The Internet Has Feelings – ‘Emotional Hip Hop From The World Wide Web’


A certain corner of Hip Hop has slowly been undergoing a peculiar transformation of the emotional kind. Rappers these days certainly aren’t afraid to wear their hearts on their sleeve, with both KANYE WEST and DRAKE unleashing a flood of feels in recent years on 808’s and Heartbreak (2008) and Take Care (2011) respectively.

Recent rap heavyweight Future’s new album Honest mixes hard-hitting trap with passionate love ballad. Never before have major figures in the hip hop game been so open about their relationships and the way these make them feel. The change is certainly a result of living in a time and age where it is becoming more acceptable for men to show their vulnerability. But the Internet has been the main catalyst in creating and maintaining a culture of a younger generation of artists who use the hip hop genre to express an attitude of emotional solitude.

Sweden’s Yung Lean and his Sadboys collective have had a very strong online presence since the release of Unknown Death 2002 last year. Yung Lean lazily raps over faded cloud-beats about a variety of things but mainly his feelings. Similarly, rap-scene newcomer and oddball Lil Spook spends most of his time eulogising a past relationship and fantasising about suicide on mixtape Black Silk. The highlight from this collection is “Without U” on which Spook casually mumbles “Baby I’m about to die, baby wanna watch me die? baby don’t you wanna know why? didn’t even try.” It’s this kind of self-depreciation that both Lil spook and Yung Lean seem to revel in.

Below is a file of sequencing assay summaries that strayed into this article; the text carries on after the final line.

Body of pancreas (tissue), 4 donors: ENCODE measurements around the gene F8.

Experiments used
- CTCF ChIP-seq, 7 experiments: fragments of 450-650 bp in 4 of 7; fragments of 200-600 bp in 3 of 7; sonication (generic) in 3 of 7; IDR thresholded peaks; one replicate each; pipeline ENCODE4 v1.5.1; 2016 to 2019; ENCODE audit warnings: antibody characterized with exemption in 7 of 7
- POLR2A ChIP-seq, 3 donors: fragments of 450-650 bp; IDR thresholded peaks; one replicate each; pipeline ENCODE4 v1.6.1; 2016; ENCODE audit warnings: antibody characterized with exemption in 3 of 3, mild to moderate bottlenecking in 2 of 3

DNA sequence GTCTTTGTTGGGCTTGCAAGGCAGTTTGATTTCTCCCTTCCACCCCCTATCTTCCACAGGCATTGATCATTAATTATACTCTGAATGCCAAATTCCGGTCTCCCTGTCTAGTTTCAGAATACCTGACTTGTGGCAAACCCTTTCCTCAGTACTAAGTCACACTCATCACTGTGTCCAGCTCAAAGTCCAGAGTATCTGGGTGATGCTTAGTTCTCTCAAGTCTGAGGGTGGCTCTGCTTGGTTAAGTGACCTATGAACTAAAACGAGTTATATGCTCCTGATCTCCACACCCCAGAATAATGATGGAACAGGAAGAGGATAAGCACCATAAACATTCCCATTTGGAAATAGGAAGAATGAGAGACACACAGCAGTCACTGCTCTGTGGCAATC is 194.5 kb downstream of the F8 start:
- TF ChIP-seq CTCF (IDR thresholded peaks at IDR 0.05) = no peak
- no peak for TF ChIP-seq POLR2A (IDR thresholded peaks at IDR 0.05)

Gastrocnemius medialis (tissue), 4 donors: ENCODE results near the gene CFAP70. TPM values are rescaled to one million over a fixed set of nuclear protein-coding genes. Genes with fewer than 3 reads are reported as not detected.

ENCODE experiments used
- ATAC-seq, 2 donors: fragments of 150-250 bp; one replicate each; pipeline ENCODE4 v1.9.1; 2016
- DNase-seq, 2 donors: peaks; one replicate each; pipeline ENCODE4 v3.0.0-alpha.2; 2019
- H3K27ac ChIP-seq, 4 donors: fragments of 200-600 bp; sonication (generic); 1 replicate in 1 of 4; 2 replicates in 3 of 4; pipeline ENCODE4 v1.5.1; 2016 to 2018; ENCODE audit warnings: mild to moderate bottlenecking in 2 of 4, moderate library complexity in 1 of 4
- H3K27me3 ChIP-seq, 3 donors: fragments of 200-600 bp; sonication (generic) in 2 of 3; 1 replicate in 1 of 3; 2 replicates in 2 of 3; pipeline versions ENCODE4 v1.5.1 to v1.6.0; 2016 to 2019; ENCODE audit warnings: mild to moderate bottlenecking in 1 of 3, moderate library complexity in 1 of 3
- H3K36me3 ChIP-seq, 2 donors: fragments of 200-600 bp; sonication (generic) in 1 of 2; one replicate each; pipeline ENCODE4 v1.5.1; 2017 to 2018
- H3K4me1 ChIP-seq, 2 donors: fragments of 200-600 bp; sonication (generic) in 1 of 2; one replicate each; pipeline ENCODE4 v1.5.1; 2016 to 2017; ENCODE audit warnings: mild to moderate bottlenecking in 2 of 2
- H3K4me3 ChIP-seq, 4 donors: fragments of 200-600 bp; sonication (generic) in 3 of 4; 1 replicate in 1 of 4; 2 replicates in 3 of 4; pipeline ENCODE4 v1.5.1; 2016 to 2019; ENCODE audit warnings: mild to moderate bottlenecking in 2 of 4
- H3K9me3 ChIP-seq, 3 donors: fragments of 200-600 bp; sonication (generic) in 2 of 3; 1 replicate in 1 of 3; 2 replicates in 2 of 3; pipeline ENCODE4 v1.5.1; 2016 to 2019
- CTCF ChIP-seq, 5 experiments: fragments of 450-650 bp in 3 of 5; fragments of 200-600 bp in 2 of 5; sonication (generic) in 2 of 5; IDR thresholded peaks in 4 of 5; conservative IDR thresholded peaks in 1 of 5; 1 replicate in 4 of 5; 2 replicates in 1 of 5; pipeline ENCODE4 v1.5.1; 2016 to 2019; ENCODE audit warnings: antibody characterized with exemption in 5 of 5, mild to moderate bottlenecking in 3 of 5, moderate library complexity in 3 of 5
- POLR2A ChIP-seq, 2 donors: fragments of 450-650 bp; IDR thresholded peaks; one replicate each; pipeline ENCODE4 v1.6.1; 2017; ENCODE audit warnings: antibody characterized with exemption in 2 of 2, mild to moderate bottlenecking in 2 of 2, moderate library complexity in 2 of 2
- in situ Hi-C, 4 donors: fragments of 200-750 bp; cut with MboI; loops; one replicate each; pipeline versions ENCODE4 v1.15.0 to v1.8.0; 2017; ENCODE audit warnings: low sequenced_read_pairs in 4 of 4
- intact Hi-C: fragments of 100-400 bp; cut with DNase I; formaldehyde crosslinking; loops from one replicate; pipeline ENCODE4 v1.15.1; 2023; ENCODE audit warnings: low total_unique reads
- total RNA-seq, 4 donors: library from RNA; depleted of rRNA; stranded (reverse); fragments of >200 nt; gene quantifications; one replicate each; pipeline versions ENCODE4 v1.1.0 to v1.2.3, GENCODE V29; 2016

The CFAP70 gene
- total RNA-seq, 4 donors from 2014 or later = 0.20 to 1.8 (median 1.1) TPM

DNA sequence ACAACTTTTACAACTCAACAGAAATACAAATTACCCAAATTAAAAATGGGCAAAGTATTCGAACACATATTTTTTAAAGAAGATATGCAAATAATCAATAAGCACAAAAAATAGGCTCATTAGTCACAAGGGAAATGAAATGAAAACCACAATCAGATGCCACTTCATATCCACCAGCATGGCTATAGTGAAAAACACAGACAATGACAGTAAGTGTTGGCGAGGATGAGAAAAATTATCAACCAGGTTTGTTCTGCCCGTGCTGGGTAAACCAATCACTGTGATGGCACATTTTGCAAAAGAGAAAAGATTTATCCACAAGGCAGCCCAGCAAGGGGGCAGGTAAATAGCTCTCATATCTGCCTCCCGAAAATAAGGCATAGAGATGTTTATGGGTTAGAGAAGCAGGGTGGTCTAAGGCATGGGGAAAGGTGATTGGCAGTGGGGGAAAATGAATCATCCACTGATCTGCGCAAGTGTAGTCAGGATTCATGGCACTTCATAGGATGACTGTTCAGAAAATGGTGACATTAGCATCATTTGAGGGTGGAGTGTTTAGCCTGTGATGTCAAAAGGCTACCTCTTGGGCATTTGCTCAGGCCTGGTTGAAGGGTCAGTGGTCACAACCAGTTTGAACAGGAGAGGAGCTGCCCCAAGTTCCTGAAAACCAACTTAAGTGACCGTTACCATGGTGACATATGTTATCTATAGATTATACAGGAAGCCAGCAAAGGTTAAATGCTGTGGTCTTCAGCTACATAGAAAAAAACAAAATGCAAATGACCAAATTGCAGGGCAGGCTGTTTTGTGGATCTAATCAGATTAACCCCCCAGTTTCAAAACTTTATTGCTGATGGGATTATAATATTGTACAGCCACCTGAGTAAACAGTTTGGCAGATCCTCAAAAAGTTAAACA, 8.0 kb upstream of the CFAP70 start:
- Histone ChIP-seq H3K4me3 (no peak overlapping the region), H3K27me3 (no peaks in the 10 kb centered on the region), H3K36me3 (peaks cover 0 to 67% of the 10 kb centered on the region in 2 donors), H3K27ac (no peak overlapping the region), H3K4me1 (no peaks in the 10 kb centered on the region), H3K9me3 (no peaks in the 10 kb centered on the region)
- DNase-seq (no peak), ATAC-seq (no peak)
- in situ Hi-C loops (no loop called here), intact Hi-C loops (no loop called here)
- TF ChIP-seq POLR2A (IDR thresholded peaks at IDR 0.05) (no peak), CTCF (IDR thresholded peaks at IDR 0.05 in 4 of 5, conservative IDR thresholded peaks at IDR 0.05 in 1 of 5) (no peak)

YUNG LEAN ‘Die With Me’

But why so many emotions? For young enthusiasts, no longer is the record store, the live venue, the radio or a friend’s stereo system the premier place to discover music. Instead it is online. On SoundCloud, on our favourite music blog, we’ve all discovered that perfect song while trawling the net after hours. And in each case we’ve done it alone. Surfing online has always been a very individual activity tailor made for introverts, so it is only natural that music itself manifests this experience. While amusing, Memes like “Drake the kinda Ni**a” and “Sad Kanye” ultimately reflect the newfound humanity of leaders in a genre of music that traditionally ignored emotion, sticking to tried and true methods of arrogance in order to gloss over any chinks in a fearless veneer. Not so anymore. Music is an internalised experience these days and hip hop figures can accordingly take pride in their capacity to feel.

Tyler The Creator and his Odd Future posse were perhaps the first rap group to really take advantage of Internet culture to disseminate their ‘fuck everything’ blunted brand of hip hop. Certainly Tyler was angry, but he was also explicit in explaining why he was so emotional. His 2011 release Goblin took us inside the rapper’s conflicted mind, conveying a swath of emotions through self-analysis (see opener “Goblin”). The album comes to explain that he’s angry because he doesn’t know his dad, because he’s lonely, because he feels misunderstood, because he doesn’t understand himself. Over droopy synths in “Her” he explains the unrequited love he has for a girl as a source of much distress. Their relationship largely takes place online, the net becoming the vehicle by which Tyler experiences and expresses these feelings of yearning and dislocation.

“The closest that I got was when I’m pokin’ her on Facebook”